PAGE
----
The “embryo” or the traces of prisoner’s right in India can be find in the most celebrated decision of A.K Gopalan v. State of Madras[15], it was held that when a prisoner is totally deprived of his personal liberty under the procedure that has been established by the law, the fundamental rights including right to freedom of movement are not available[16] but a prisoner cannot be denied to have the basic fundamental rights. Another most important case was the State of Maharashtra v. Prabhakar Padurang[17], in this case it was held that the conditions of detention cannot be extended to the deprivation of fundamental rights consistent with the facts of detention.


By the term “life” means more than mere animal existence. The inhibition against its deprivation extends to all those limbs and faculties by which life is enjoyed. The provision equally prohibits the mutilation of the body by the amputation of an arm or leg, or the putting out of an eye, or the destruction of any organ of the body through which soul communicates with the outer world”[18] – Field J.

The Honourable Supreme Court of India has adopted the annotation of Article 21 and expanded the concept of life given by Field J that “life means more than mere physical existence”. Right to life is not restricted to mere animal existence. It means more than just physical survival.


In the new and wider interpretations of Article 21 of Indian constitution the Honourable Supreme Court of India held that “Right to live” does not mean the confinement to physical existence but it includes within the ambit the right to live with Human dignity.[19] While expanding and widening the ambit of Article 21, the Supreme Court of India held that the word “life” may include all those things which are the bare necessities of life such as food, shelter, clothing and adequate nutrition.[20] The Supreme Court also extended the concept of life and held that “Life” is not limited to “death” but, when a person is executed with death penalty and doctor gave the death certificate and dead body was not lowered down for half an hour after the certificate of death, is thus violation of Right to life under Article 21 of Indian Constitution.[21] It is thus only because of wider interpretation of Article 21 which has guaranteed every human being outside or behind the bars certain basic rights and not even the State has the authority to violate those rights. A prisoner does not cease to be a human being even when he or she is lodged in a jail, prisoner still continues to enjoy certain basic fundamental rights including right to life.[22] There have been debates over the topic that convicts are not wholly devoid of their fundamental rights. “However a prisoner liberty is in the very nature of things circumscribed by the very fact of his or her confinement. His interest in the limited liberty left to him is the more substantial”.[23]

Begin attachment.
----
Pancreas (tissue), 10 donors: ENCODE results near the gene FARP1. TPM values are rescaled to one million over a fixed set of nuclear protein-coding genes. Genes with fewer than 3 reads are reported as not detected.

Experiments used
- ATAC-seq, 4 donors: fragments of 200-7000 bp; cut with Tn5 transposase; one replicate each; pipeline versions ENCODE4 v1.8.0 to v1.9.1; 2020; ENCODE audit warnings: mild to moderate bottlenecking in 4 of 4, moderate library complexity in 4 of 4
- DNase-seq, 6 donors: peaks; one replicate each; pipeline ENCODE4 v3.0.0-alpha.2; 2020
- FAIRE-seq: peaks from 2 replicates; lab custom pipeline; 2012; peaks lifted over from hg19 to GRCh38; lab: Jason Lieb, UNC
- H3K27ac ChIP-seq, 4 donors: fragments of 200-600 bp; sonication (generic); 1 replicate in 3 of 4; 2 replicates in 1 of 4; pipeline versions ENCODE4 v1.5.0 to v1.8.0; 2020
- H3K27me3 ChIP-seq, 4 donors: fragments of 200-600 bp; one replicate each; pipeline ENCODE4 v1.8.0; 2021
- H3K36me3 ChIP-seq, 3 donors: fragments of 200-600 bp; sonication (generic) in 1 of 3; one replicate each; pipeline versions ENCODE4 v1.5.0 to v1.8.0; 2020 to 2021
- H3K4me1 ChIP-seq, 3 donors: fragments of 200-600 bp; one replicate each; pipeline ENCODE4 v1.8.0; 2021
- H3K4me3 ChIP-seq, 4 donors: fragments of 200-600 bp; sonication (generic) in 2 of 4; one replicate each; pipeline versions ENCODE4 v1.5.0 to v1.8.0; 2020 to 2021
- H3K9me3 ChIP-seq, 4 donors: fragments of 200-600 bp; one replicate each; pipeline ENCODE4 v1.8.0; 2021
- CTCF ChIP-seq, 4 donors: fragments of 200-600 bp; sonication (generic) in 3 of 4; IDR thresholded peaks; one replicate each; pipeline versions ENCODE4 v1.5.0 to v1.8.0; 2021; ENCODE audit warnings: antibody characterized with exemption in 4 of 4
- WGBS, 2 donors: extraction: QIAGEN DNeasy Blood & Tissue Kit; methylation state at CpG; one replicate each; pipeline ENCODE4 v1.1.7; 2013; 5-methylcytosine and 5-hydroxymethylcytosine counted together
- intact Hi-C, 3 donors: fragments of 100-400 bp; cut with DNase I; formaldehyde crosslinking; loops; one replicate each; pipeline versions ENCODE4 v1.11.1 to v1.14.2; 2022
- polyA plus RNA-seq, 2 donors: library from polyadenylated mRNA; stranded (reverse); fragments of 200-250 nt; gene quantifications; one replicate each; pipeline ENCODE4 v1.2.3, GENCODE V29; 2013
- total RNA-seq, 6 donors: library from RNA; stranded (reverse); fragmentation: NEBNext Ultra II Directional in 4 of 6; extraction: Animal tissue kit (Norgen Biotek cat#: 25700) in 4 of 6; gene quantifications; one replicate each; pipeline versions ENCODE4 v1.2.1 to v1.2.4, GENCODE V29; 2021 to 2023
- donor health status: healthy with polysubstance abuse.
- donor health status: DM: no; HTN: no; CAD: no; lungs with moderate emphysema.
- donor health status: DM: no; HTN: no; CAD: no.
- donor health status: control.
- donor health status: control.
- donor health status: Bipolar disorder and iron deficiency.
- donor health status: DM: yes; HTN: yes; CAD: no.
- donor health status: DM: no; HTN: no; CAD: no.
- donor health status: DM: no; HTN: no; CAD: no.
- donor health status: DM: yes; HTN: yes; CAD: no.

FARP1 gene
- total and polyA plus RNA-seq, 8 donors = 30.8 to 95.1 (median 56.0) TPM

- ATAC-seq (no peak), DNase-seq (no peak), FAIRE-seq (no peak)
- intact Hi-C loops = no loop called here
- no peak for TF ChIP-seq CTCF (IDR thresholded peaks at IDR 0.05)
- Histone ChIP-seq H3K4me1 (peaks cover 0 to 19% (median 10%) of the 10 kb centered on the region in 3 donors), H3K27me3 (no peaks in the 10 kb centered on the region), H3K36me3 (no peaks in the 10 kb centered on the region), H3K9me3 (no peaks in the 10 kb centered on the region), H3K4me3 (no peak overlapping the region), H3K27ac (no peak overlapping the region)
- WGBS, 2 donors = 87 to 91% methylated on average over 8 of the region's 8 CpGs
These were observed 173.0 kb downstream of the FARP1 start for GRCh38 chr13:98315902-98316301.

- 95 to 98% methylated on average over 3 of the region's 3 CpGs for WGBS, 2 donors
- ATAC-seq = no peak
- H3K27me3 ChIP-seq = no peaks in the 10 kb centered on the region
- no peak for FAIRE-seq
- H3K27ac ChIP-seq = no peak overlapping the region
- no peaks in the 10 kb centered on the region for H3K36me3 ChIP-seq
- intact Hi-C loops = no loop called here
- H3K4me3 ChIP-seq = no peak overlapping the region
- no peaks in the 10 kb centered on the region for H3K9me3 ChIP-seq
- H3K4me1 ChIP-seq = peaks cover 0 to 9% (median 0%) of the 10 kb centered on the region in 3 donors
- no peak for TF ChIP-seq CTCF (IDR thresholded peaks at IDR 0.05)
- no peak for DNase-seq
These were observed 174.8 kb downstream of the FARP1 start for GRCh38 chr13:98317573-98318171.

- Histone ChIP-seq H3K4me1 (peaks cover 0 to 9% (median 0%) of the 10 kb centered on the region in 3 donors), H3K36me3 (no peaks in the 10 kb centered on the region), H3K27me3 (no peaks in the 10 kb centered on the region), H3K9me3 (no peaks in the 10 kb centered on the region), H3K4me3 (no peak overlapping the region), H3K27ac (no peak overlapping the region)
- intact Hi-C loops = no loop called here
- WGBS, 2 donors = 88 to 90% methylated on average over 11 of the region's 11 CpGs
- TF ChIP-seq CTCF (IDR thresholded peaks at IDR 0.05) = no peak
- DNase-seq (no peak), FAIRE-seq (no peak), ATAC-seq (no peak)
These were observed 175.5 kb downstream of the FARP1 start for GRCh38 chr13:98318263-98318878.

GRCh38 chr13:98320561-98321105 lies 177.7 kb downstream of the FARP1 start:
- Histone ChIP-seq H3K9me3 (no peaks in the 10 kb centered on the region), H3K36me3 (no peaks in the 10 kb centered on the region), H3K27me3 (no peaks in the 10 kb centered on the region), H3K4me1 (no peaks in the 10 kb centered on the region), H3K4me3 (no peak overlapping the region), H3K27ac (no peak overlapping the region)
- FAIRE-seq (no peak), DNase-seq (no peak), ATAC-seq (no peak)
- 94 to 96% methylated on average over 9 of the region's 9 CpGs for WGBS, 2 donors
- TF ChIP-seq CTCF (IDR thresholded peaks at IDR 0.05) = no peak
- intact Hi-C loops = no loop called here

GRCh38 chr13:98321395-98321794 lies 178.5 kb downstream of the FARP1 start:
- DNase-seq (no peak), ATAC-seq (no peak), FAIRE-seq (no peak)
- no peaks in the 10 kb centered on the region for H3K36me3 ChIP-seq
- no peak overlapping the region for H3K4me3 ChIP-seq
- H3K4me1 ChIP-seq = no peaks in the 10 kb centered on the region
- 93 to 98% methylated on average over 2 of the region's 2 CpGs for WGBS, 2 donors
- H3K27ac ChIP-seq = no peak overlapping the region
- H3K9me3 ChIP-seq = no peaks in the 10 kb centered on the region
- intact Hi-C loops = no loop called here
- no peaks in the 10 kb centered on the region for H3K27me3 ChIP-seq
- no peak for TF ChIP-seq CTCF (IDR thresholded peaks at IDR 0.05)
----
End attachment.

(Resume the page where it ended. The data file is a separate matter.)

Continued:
Communication is an essential feature for human being for a reasonable being. The prisoners are also having a right to communicate with the outside world, essentially through the use of mails and conversation with various subject to the matters of discipline.[24] Jawarhar Lal Nehru has explained the difficulties faced by the prisoner for interviews and writing letter.[25] Originally the prison authorities were reluctant to grant this right. Even writing of letters and prison interviews were at the mercy of the prison staff.


Right to health and care is an essential ingredient of Article 21 of the Indian constitution. Article 21 casts an obligation over the state to provide health and medical facilities to all human beings. Every doctor has an obligation to preserve the life of others and state cannot interfere to delay and avoid the discharge the services extended by medical profession. Denial of government hospital to provide medical facilities to an injured person is a violation of “right to life” under Article 21 of the Indian constitution. “Preservation of human life whether it is outside or inside the prison is of paramount importance”.[26] The right to health and medical treatment is a basic human right. The Gujarat High Court held that the jail authorities are under the obligation to take care of ailing convicts and it is the duty of the jail authorities to provide them the medical facilities and take them to the hospitals for medical treatment.[27]